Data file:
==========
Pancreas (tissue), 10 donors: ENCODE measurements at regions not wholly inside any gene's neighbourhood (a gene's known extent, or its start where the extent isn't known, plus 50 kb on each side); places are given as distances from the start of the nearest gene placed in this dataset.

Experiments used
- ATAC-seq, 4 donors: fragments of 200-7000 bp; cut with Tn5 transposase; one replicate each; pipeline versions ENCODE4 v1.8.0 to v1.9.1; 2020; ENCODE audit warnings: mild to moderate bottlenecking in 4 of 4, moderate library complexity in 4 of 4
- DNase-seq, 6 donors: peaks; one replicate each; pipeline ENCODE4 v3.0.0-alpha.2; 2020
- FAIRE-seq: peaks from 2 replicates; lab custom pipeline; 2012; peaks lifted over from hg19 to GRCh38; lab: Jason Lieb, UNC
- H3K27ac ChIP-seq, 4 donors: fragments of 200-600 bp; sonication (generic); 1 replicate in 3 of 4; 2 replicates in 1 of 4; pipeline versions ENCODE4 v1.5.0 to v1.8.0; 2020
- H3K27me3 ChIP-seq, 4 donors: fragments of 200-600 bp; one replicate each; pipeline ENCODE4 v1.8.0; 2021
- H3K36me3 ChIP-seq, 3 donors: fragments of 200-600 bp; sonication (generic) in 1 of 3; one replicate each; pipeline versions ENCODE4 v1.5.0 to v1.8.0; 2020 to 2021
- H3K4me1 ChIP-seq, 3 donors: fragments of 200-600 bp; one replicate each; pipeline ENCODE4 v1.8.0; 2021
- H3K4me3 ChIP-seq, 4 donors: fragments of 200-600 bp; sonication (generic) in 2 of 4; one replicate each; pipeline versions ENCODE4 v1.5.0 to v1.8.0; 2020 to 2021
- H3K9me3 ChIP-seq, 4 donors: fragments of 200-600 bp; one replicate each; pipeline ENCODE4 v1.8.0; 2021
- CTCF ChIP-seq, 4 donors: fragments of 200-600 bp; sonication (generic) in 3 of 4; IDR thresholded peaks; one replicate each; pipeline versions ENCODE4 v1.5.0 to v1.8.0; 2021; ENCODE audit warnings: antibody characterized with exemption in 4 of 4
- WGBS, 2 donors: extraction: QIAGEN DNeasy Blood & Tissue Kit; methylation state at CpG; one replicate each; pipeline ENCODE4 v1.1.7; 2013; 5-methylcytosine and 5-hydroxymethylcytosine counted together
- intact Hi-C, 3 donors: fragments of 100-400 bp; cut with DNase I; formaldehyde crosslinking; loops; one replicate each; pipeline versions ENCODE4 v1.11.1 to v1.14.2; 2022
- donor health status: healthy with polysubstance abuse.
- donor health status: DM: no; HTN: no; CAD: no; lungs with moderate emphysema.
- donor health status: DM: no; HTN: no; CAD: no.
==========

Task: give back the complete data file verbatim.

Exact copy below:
Pancreas (tissue), 10 donors: ENCODE measurements at regions not wholly inside any gene's neighbourhood (a gene's known extent, or its start where the extent isn't known, plus 50 kb on each side); places are given as distances from the start of the nearest gene placed in this dataset.

Experiments used
- ATAC-seq, 4 donors: fragments of 200-7000 bp; cut with Tn5 transposase; one replicate each; pipeline versions ENCODE4 v1.8.0 to v1.9.1; 2020; ENCODE audit warnings: mild to moderate bottlenecking in 4 of 4, moderate library complexity in 4 of 4
- DNase-seq, 6 donors: peaks; one replicate each; pipeline ENCODE4 v3.0.0-alpha.2; 2020
- FAIRE-seq: peaks from 2 replicates; lab custom pipeline; 2012; peaks lifted over from hg19 to GRCh38; lab: Jason Lieb, UNC
- H3K27ac ChIP-seq, 4 donors: fragments of 200-600 bp; sonication (generic); 1 replicate in 3 of 4; 2 replicates in 1 of 4; pipeline versions ENCODE4 v1.5.0 to v1.8.0; 2020
- H3K27me3 ChIP-seq, 4 donors: fragments of 200-600 bp; one replicate each; pipeline ENCODE4 v1.8.0; 2021
- H3K36me3 ChIP-seq, 3 donors: fragments of 200-600 bp; sonication (generic) in 1 of 3; one replicate each; pipeline versions ENCODE4 v1.5.0 to v1.8.0; 2020 to 2021
- H3K4me1 ChIP-seq, 3 donors: fragments of 200-600 bp; one replicate each; pipeline ENCODE4 v1.8.0; 2021
- H3K4me3 ChIP-seq, 4 donors: fragments of 200-600 bp; sonication (generic) in 2 of 4; one replicate each; pipeline versions ENCODE4 v1.5.0 to v1.8.0; 2020 to 2021
- H3K9me3 ChIP-seq, 4 donors: fragments of 200-600 bp; one replicate each; pipeline ENCODE4 v1.8.0; 2021
- CTCF ChIP-seq, 4 donors: fragments of 200-600 bp; sonication (generic) in 3 of 4; IDR thresholded peaks; one replicate each; pipeline versions ENCODE4 v1.5.0 to v1.8.0; 2021; ENCODE audit warnings: antibody characterized with exemption in 4 of 4
- WGBS, 2 donors: extraction: QIAGEN DNeasy Blood & Tissue Kit; methylation state at CpG; one replicate each; pipeline ENCODE4 v1.1.7; 2013; 5-methylcytosine and 5-hydroxymethylcytosine counted together
- intact Hi-C, 3 donors: fragments of 100-400 bp; cut with DNase I; formaldehyde crosslinking; loops; one replicate each; pipeline versions ENCODE4 v1.11.1 to v1.14.2; 2022
- donor health status: healthy with polysubstance abuse.
- donor health status: DM: no; HTN: no; CAD: no; lungs with moderate emphysema.
- donor health status: DM: no; HTN: no; CAD: no.